Retail sales growth in February 2017 was going to be low by virtue of its comparison to February 2016 and the extra day in that month. The Census Bureau’s autoregressive models are supposed to normalize just these kinds of calendar irregularities so that we can make something close to apples to apples comparisons. The seasonally-adjusted estimate for February, however, was calculated to be less than the one for January 2017, therefore suggesting that weakness in the prior month wasn’t entirely related to the non-economic reasons of a leap year.

The current estimates for March 2017, released last Friday, include (standard) revisions to February. The unadjusted figure for the prior month was revised down by more than $2 billion, increasing more so the month-over-month decline for the adjusted estimate. By whatever standard, February 2017 was not a good month for US consumers (check the snow patterns).

Unfortunately, that condition appears to have spilled over into March. Seasonally-adjusted (more calendar effects due to the differences in Easter 2016 to 2017), retail sales declined for the second straight month; the first time that has happened since three onthly negatives starting with December 2014 and continuing in the first two months of 2015. Retail sales didn’t even decline in consecutive months last year during the near-recession conditions that prevailed then.

Unadjusted, year-over-year retail sales expanded by 4.82%, and 4.60% ex autos. For the first quarter as a whole, retail sales were just 3.9% above those figured for the first quarter of 2016, about half the growth rate that could be considered healthy and normal and nowhere near what would be symmetrically consistent given the proposed change of economic environment.

The growth rates are clearly better this year, but still falling far, far short of what is necessary. We can use the seasonally-adjusted series to better illustrate this point (continued lack of recovery/growth). After falling off dramatically in the second half of 2008, retail sales then, like everything else, only partially recovered and only at first.

At the trough in March 2009, the gap was about 19%, a huge hole that perfectly describes the shocking extent of the Great “Recession.” From there, however, despite what looked like normal growth rates, that gap was only narrowed by the smallest margin. This lack of symmetry should have been more alarming than it was, for at the time it was thought that just meant the recovery would take a lot longer to achieve – not that it wouldn’t ever happen.

The “unexpected” slowdown that developed in early 2012, however, permanently altered the growth trajectory (again, for more than just retail sales) so that by late 2014 and the “rising dollar” the gap had actually increased relative to the pre-crisis baseline. Economists were getting excited at that time by confusing positive numbers for actual growth.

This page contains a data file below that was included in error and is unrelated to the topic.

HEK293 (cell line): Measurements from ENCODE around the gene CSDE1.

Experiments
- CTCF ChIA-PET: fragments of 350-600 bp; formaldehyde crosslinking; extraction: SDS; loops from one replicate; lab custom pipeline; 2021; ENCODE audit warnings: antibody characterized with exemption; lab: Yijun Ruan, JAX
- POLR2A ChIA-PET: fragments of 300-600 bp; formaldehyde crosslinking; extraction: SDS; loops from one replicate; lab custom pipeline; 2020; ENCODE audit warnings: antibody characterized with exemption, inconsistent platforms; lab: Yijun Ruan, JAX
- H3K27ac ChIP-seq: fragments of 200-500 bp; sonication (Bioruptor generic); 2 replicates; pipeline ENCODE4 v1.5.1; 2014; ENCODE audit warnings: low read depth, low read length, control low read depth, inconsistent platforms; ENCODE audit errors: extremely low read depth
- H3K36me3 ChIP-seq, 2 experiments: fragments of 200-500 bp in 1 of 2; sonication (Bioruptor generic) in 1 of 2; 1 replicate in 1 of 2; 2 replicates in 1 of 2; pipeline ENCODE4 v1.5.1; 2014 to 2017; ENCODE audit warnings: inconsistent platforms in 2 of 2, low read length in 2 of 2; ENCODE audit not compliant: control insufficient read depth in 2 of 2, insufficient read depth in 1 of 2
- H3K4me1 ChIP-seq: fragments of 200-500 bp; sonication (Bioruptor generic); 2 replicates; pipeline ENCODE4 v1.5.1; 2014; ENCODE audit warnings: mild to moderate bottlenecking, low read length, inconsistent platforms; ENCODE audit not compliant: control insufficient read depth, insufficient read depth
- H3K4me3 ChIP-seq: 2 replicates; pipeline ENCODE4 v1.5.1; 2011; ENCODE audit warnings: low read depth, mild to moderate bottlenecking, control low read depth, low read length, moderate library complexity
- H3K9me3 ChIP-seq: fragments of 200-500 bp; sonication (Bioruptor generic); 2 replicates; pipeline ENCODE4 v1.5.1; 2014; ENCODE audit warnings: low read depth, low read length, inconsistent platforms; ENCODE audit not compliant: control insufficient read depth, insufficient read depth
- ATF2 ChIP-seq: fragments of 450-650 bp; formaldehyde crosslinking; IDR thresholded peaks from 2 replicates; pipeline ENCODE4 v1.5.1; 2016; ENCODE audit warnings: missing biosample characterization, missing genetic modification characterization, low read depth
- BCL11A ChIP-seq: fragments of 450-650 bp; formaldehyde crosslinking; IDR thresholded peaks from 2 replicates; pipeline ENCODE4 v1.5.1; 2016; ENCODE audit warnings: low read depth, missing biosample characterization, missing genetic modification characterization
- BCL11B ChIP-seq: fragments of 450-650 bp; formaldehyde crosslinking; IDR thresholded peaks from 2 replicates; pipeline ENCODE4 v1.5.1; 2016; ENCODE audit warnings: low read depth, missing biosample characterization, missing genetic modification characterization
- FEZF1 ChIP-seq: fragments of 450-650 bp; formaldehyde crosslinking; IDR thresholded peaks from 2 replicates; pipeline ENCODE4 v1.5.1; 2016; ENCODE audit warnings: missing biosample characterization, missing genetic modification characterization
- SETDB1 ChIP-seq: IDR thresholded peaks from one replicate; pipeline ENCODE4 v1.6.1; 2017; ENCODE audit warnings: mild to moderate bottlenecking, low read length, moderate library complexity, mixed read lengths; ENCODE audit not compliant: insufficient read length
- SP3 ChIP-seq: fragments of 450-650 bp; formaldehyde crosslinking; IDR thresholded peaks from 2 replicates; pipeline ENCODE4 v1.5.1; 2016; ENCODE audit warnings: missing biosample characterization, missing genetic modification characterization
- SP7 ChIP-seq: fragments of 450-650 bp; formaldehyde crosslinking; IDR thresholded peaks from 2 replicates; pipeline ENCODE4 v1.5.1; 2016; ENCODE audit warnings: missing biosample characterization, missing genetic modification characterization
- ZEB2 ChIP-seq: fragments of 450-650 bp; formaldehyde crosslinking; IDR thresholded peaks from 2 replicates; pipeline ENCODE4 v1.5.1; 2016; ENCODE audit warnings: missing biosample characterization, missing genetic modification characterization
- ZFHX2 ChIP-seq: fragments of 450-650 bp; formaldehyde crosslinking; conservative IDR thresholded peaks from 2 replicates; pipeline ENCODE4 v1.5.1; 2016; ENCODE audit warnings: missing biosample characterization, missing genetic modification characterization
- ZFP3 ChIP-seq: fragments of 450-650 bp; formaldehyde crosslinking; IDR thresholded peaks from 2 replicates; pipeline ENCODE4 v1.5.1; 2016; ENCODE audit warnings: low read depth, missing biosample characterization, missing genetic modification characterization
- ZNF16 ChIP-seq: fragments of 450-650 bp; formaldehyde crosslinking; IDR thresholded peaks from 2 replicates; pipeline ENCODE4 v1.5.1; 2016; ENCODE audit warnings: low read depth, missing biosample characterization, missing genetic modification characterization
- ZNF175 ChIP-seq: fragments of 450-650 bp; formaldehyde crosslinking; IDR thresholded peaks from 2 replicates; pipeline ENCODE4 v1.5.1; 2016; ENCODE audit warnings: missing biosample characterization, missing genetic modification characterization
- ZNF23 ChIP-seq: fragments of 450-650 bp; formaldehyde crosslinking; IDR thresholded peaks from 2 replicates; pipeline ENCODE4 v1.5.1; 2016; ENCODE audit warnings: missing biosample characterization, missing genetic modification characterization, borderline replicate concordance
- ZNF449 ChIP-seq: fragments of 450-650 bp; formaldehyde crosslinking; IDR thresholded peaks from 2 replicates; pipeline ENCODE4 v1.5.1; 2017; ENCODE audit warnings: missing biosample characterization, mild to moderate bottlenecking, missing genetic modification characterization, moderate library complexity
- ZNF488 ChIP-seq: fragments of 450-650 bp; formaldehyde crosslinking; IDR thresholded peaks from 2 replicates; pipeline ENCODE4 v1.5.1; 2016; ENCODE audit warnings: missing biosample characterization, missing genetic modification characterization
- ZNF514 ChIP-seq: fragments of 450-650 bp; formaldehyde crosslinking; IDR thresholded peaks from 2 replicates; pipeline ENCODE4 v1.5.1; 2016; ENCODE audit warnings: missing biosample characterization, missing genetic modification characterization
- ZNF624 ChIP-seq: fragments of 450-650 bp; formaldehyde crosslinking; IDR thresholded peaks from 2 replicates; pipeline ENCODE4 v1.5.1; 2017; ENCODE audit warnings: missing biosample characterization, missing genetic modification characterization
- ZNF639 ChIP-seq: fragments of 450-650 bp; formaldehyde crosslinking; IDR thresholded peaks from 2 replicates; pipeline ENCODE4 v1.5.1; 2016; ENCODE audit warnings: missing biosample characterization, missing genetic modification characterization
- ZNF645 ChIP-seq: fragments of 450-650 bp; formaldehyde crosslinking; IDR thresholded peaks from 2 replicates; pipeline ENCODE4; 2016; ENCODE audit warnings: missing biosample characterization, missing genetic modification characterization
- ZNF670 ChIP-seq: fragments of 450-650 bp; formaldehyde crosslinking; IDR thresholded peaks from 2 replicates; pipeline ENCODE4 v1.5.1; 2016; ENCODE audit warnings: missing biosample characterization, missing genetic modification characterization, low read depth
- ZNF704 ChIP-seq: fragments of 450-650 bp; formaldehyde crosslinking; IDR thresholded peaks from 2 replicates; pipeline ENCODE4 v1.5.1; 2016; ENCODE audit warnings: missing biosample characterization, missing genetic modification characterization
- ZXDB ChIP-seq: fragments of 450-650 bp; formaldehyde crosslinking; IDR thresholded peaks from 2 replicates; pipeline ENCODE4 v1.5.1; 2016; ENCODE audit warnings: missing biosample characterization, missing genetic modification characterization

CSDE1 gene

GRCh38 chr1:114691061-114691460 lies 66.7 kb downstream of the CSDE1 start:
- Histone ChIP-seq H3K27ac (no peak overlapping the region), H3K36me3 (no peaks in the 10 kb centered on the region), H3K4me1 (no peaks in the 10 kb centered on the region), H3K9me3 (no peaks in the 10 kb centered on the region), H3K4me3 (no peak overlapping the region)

The subsequent further slowing in early 2015 and lasting until early 2016 merely stretched the interruption to another extreme. Then, despite the “reflation” enthusiasm and relatively better economic numbers particularly in the second half of last year, the interval has barely budged. Still, the same mistakes made in 2014 are being repeated all over again. Now, with two months of declines in a row, the gap of retail sales to its pre-crisis baseline is once more at a record extreme – meaning that nothing has changed despite the heavier influence of oil prices on gasoline sales (retail sales at gasoline stations were up 14.5% in March).

The acceleration in sales through online outlets seems also to have plateaued if not peaked. Retail sales to non-store retailers were up almost 15% in January, but just 7.3% (revised) in February and 11.4% in March. Department store sales fell 5.2% last month, which was actually a good month for the segment. Overall, non-store sales plus those through general merchandisers rose just 4.6% in Q1. Like retail sales overall, that is only about half of the growth rate we would expect to find where consumer spending wasn’t an immediate problem.

Without any measurable (calendar effects aside) change in the condition of US consumers, it can only contribute to the rethinking of “reflation” optimism that was summoned on something being different (or at least the hint of it by now). More and more without meaningful improvement actually showing up, it falls to nothing but projections of the expected positive effects of still non-specific policies that may not have had much of a chance to succeed in the first place.

That is because the economic rut is not just this year as compared to last year, or even the last three years of the “rising dollar”, but one that goes on for almost a whole decade backwards in time. And without truly radical action rather than the cosmetics of “rate hikes” or even tax reform, there is a far, far better chance that it continues for another decade than it doesn’t.